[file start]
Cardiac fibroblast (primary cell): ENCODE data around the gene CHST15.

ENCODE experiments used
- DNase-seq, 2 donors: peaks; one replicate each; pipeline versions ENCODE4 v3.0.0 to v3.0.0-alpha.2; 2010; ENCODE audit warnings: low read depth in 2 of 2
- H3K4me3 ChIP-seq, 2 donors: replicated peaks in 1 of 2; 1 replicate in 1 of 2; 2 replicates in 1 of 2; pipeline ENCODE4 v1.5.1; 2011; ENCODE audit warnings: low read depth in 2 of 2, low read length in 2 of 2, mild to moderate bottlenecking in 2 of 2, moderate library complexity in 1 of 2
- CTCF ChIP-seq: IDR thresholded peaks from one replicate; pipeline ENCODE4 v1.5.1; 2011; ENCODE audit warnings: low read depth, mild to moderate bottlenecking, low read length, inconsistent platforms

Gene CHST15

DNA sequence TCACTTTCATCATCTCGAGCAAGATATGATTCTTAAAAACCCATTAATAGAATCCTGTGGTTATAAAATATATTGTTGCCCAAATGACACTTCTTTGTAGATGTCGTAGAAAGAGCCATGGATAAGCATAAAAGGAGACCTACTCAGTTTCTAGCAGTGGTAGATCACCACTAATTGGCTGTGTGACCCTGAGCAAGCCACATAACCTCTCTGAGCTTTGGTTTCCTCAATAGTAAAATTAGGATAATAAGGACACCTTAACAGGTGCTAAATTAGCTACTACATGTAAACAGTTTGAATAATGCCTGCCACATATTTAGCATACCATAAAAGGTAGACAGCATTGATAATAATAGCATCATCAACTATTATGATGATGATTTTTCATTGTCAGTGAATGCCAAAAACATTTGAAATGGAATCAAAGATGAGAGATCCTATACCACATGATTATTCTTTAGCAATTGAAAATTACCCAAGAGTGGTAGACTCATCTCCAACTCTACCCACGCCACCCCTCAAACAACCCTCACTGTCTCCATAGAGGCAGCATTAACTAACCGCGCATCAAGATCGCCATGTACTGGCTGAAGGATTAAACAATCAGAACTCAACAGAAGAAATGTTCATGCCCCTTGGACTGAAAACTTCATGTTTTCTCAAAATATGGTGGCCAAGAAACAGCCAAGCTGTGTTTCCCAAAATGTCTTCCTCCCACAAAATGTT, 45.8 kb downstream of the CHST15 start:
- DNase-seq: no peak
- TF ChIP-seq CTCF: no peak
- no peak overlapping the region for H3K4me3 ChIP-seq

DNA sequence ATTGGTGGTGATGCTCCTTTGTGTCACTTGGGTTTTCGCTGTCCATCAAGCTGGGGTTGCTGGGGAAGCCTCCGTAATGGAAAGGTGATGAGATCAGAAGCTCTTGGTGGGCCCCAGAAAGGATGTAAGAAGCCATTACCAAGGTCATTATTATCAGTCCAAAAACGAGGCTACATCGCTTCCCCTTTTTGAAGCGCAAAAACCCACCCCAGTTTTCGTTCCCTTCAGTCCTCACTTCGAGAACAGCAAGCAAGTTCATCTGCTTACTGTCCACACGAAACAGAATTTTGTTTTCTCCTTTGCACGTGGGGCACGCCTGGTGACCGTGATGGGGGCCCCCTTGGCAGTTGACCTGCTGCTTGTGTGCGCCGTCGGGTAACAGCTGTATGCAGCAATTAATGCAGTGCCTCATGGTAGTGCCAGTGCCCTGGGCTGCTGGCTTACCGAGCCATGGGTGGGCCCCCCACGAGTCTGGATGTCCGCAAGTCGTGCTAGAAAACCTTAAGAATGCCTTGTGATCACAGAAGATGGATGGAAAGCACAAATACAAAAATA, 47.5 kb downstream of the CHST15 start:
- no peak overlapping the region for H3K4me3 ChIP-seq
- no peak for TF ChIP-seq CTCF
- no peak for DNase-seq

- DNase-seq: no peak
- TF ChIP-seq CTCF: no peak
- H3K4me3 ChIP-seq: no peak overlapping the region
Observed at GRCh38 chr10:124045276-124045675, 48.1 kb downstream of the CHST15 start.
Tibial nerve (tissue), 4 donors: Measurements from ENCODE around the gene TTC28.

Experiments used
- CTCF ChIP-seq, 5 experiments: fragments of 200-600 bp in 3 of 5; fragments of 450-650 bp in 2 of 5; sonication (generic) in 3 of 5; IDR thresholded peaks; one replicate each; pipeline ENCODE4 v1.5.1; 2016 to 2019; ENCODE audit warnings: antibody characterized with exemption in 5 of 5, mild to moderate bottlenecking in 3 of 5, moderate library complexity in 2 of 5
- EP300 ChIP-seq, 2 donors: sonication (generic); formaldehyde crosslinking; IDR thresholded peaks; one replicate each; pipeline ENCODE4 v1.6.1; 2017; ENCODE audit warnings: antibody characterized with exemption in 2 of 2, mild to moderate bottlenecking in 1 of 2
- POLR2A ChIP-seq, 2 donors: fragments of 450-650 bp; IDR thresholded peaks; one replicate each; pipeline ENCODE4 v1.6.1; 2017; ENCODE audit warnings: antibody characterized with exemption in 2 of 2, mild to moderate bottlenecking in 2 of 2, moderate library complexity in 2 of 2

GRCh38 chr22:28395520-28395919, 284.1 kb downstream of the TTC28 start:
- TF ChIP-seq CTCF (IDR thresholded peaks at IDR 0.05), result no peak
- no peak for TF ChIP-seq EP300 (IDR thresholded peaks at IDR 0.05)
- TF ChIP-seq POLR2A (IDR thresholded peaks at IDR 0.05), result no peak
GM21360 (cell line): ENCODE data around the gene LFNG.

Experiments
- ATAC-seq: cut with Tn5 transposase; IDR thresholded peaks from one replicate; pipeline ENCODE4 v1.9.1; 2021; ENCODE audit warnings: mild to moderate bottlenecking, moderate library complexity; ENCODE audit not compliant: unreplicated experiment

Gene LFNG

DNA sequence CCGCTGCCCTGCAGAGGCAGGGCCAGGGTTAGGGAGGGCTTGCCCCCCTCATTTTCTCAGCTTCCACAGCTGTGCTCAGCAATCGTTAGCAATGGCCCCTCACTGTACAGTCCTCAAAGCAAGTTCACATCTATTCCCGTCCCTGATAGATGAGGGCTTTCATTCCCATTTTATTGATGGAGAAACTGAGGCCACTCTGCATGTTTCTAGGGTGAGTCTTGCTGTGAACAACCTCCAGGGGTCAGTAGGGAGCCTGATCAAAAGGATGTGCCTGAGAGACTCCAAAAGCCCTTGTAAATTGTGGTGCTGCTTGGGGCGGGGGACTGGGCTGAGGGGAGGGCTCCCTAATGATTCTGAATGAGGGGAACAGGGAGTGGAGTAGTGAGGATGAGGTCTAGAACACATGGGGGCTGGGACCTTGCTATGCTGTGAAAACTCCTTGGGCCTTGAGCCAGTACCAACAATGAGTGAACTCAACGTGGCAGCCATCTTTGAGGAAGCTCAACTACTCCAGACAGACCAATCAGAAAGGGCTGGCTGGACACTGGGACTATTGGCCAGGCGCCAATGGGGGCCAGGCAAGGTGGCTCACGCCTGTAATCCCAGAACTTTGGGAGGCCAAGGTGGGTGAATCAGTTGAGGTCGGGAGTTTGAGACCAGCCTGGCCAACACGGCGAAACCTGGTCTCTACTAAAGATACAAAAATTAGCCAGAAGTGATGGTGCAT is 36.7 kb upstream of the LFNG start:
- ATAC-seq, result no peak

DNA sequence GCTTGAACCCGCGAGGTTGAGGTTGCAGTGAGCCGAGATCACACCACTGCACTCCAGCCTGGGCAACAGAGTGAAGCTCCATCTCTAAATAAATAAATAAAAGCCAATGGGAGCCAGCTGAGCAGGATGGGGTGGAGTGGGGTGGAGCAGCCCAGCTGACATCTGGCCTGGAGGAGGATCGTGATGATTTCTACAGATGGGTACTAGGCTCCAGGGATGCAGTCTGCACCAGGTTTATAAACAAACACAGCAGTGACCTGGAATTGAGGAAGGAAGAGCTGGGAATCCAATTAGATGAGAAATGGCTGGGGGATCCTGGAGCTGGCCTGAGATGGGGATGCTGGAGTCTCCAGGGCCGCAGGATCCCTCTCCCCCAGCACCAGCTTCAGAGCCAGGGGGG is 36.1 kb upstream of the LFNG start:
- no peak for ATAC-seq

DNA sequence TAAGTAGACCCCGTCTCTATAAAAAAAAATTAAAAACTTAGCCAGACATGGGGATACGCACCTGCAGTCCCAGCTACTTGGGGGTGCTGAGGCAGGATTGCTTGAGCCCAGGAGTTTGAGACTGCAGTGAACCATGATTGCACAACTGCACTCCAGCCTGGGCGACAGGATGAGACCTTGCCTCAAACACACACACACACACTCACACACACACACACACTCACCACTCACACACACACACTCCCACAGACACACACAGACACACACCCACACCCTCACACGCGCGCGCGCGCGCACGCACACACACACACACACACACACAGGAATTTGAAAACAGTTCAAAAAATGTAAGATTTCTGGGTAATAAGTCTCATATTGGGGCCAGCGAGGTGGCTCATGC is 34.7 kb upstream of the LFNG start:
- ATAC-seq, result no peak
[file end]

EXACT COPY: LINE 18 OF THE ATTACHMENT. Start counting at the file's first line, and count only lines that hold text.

Observed at GRCh38 chr10:124045276-124045675, 48.1 kb downstream of the CHST15 start.